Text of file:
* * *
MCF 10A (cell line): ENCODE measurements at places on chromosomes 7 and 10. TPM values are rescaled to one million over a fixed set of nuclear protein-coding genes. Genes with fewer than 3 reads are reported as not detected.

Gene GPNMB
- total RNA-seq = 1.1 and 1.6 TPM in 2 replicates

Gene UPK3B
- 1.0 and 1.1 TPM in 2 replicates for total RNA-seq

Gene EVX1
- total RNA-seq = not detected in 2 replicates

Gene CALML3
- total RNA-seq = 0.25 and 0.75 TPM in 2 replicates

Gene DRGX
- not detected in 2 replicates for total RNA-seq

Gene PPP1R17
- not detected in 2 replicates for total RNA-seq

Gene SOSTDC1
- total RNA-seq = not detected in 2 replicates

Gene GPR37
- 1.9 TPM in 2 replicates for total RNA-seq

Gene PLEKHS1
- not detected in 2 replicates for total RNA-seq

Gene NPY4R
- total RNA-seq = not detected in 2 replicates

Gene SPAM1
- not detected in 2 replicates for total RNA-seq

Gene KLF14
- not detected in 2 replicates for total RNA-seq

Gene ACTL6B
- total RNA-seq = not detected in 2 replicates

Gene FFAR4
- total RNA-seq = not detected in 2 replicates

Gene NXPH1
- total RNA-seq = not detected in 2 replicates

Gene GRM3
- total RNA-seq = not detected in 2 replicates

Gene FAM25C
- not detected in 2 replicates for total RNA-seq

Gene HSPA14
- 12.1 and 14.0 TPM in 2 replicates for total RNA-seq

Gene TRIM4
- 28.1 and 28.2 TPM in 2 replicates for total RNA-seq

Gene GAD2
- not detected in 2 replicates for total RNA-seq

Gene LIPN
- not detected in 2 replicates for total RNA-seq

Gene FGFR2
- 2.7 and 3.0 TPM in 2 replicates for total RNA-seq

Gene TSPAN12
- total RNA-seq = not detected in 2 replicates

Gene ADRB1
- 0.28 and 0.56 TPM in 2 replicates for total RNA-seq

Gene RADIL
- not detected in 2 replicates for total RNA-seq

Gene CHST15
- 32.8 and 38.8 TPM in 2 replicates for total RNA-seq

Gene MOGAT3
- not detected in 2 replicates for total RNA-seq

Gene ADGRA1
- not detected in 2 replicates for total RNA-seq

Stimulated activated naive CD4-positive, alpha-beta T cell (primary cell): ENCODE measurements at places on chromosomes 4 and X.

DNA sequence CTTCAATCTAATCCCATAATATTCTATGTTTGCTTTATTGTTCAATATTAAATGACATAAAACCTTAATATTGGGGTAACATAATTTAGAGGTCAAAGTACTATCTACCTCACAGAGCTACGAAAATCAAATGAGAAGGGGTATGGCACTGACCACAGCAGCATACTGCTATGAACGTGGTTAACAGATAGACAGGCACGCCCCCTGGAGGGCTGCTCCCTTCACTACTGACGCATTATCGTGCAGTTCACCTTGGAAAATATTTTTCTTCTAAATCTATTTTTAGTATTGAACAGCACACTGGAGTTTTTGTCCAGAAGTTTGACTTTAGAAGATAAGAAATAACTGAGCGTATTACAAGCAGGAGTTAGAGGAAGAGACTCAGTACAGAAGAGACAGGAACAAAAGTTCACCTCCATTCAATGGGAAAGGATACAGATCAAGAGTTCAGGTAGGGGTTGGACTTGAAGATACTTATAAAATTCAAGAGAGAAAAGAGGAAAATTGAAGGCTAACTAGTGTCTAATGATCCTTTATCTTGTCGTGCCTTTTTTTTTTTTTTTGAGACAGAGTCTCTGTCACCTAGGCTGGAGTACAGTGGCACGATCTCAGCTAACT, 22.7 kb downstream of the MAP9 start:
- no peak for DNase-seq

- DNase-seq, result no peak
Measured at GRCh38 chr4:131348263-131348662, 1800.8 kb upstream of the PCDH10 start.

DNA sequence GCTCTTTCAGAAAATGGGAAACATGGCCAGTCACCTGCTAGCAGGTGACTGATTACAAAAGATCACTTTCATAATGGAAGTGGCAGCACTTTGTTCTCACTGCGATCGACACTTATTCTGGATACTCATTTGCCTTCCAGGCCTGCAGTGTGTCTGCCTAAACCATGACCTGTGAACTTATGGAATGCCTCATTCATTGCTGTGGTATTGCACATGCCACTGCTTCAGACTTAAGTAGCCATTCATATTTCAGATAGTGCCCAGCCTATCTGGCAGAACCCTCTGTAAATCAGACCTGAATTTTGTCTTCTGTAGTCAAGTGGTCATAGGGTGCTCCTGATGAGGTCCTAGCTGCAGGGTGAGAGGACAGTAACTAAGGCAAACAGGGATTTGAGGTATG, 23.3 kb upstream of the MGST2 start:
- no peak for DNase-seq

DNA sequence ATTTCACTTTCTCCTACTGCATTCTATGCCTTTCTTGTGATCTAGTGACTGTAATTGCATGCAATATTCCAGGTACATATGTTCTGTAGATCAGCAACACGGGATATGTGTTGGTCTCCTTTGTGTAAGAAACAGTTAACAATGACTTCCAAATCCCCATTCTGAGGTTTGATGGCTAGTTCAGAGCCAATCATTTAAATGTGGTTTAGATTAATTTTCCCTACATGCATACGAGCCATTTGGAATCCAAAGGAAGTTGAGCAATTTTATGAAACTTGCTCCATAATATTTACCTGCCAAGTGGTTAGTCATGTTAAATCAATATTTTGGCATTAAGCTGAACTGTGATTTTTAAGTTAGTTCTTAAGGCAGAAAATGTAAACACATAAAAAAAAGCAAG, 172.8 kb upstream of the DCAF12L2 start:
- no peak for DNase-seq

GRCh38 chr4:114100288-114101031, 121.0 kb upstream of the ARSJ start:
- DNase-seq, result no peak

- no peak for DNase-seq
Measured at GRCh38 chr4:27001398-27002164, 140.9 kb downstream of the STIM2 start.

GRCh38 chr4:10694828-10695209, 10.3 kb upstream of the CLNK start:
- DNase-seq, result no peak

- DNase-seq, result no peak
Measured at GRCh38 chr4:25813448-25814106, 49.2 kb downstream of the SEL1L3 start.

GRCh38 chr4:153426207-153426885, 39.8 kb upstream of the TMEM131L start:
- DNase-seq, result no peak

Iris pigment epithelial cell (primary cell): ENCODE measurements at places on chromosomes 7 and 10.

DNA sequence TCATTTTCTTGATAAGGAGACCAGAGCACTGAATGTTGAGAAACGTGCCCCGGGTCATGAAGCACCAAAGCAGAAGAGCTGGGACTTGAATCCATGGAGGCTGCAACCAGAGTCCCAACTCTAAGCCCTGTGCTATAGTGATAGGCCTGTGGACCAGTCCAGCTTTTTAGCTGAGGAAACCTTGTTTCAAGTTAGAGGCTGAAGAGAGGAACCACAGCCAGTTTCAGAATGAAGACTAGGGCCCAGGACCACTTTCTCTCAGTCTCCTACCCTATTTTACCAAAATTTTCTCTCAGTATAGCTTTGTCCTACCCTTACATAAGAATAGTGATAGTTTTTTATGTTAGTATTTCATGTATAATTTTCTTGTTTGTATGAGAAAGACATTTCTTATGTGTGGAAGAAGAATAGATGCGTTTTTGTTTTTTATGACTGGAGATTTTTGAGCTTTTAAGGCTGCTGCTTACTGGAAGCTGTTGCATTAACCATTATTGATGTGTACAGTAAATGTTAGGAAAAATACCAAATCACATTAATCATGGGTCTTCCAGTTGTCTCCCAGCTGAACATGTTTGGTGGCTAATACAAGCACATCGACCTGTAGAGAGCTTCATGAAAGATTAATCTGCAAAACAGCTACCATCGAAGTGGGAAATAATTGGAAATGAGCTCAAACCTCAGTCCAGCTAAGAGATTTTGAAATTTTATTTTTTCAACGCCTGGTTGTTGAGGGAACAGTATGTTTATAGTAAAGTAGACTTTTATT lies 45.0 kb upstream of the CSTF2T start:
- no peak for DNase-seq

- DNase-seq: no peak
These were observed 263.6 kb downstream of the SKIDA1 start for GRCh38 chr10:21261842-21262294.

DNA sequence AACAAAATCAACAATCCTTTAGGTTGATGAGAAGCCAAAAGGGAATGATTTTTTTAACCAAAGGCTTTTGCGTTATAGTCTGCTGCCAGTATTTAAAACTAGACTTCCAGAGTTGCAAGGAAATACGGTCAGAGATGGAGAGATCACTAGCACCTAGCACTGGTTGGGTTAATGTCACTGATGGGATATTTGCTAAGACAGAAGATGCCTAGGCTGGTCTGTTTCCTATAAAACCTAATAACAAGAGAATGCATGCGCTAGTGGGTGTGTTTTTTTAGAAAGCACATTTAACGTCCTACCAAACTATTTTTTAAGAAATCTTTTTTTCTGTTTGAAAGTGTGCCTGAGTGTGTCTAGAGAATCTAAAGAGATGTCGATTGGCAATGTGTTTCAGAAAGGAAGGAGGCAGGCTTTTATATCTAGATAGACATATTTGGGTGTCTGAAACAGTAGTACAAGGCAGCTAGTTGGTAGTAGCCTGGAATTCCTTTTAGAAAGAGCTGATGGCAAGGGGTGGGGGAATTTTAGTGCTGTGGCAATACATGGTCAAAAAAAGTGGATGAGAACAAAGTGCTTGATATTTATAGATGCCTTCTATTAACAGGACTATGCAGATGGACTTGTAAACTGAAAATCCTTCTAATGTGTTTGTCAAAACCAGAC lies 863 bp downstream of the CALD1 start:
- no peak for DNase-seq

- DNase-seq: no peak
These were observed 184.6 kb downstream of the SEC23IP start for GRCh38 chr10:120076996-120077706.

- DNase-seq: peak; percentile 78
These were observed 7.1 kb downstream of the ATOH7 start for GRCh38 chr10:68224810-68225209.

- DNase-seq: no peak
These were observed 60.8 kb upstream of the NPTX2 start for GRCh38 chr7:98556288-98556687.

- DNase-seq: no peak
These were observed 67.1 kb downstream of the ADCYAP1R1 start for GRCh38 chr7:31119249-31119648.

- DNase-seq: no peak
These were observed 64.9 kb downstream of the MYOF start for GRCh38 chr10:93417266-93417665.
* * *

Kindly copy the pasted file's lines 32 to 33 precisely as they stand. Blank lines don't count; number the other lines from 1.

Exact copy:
Gene GRM3
- total RNA-seq = not detected in 2 replicates